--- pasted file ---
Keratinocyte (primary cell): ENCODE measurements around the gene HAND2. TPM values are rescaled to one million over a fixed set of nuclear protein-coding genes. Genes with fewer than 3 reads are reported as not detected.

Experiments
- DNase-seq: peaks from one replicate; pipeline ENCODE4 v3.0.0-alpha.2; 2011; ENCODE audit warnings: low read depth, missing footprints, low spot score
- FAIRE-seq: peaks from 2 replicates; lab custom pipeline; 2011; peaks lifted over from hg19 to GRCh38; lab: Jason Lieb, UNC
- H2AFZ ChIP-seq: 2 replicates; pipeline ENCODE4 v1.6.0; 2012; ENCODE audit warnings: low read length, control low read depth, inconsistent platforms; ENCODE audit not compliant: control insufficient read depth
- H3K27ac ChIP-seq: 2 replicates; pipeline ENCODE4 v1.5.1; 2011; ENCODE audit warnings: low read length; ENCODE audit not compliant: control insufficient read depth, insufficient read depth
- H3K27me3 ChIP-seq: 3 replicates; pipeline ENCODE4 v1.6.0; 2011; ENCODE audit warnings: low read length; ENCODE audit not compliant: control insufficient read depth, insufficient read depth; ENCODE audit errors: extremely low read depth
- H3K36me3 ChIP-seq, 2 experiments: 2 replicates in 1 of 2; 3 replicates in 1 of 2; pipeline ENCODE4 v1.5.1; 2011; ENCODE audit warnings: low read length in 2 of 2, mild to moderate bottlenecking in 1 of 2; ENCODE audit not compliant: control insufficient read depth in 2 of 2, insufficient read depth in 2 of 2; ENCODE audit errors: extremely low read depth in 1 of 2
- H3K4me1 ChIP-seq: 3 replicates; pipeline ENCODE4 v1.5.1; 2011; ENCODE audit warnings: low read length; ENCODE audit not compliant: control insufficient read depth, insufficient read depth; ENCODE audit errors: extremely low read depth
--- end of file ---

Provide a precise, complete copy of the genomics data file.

Keratinocyte (primary cell): ENCODE measurements around the gene HAND2. TPM values are rescaled to one million over a fixed set of nuclear protein-coding genes. Genes with fewer than 3 reads are reported as not detected.

Experiments
- DNase-seq: peaks from one replicate; pipeline ENCODE4 v3.0.0-alpha.2; 2011; ENCODE audit warnings: low read depth, missing footprints, low spot score
- FAIRE-seq: peaks from 2 replicates; lab custom pipeline; 2011; peaks lifted over from hg19 to GRCh38; lab: Jason Lieb, UNC
- H2AFZ ChIP-seq: 2 replicates; pipeline ENCODE4 v1.6.0; 2012; ENCODE audit warnings: low read length, control low read depth, inconsistent platforms; ENCODE audit not compliant: control insufficient read depth
- H3K27ac ChIP-seq: 2 replicates; pipeline ENCODE4 v1.5.1; 2011; ENCODE audit warnings: low read length; ENCODE audit not compliant: control insufficient read depth, insufficient read depth
- H3K27me3 ChIP-seq: 3 replicates; pipeline ENCODE4 v1.6.0; 2011; ENCODE audit warnings: low read length; ENCODE audit not compliant: control insufficient read depth, insufficient read depth; ENCODE audit errors: extremely low read depth
- H3K36me3 ChIP-seq, 2 experiments: 2 replicates in 1 of 2; 3 replicates in 1 of 2; pipeline ENCODE4 v1.5.1; 2011; ENCODE audit warnings: low read length in 2 of 2, mild to moderate bottlenecking in 1 of 2; ENCODE audit not compliant: control insufficient read depth in 2 of 2, insufficient read depth in 2 of 2; ENCODE audit errors: extremely low read depth in 1 of 2
- H3K4me1 ChIP-seq: 3 replicates; pipeline ENCODE4 v1.5.1; 2011; ENCODE audit warnings: low read length; ENCODE audit not compliant: control insufficient read depth, insufficient read depth; ENCODE audit errors: extremely low read depth